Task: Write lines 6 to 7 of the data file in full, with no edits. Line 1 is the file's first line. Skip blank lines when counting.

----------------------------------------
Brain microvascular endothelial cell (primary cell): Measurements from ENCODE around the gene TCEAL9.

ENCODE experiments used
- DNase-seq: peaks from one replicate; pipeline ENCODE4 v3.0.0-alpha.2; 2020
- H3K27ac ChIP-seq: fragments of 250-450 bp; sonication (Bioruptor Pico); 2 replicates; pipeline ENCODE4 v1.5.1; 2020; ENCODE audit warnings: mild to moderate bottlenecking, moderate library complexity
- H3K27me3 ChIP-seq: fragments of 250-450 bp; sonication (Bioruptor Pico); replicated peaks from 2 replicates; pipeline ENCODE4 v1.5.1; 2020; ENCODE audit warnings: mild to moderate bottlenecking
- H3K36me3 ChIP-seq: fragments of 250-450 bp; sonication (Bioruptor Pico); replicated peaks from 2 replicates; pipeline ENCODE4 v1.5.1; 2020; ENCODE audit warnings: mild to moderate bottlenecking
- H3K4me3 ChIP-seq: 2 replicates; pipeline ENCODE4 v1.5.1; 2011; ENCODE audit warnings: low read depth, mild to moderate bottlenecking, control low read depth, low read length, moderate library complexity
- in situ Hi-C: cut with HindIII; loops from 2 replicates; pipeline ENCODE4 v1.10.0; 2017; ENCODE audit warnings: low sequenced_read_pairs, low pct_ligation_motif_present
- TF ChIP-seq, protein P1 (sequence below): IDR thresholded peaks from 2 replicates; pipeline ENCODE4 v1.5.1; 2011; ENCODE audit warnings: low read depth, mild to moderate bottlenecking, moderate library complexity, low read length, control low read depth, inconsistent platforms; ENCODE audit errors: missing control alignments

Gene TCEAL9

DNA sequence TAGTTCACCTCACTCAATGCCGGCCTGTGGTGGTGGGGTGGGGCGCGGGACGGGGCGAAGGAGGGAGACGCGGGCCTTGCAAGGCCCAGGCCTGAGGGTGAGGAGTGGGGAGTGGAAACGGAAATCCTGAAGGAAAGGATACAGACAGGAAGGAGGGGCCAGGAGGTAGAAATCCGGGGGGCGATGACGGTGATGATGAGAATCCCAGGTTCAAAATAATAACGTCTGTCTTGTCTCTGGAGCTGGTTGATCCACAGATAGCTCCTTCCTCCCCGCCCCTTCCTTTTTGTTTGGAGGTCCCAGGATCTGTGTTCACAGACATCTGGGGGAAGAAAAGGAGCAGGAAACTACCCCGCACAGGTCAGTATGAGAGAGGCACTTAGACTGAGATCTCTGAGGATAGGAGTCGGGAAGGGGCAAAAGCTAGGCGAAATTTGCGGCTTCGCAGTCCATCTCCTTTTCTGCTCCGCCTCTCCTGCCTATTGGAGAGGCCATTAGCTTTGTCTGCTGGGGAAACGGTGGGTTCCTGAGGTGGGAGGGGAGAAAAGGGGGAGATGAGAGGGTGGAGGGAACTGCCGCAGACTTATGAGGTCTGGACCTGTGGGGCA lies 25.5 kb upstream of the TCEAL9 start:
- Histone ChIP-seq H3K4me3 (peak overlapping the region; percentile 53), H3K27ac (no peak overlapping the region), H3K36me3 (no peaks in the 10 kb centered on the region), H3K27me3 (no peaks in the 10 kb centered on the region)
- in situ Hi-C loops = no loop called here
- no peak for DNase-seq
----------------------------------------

- H3K36me3 ChIP-seq: fragments of 250-450 bp; sonication (Bioruptor Pico); replicated peaks from 2 replicates; pipeline ENCODE4 v1.5.1; 2020; ENCODE audit warnings: mild to moderate bottlenecking
- H3K4me3 ChIP-seq: 2 replicates; pipeline ENCODE4 v1.5.1; 2011; ENCODE audit warnings: low read depth, mild to moderate bottlenecking, control low read depth, low read length, moderate library complexity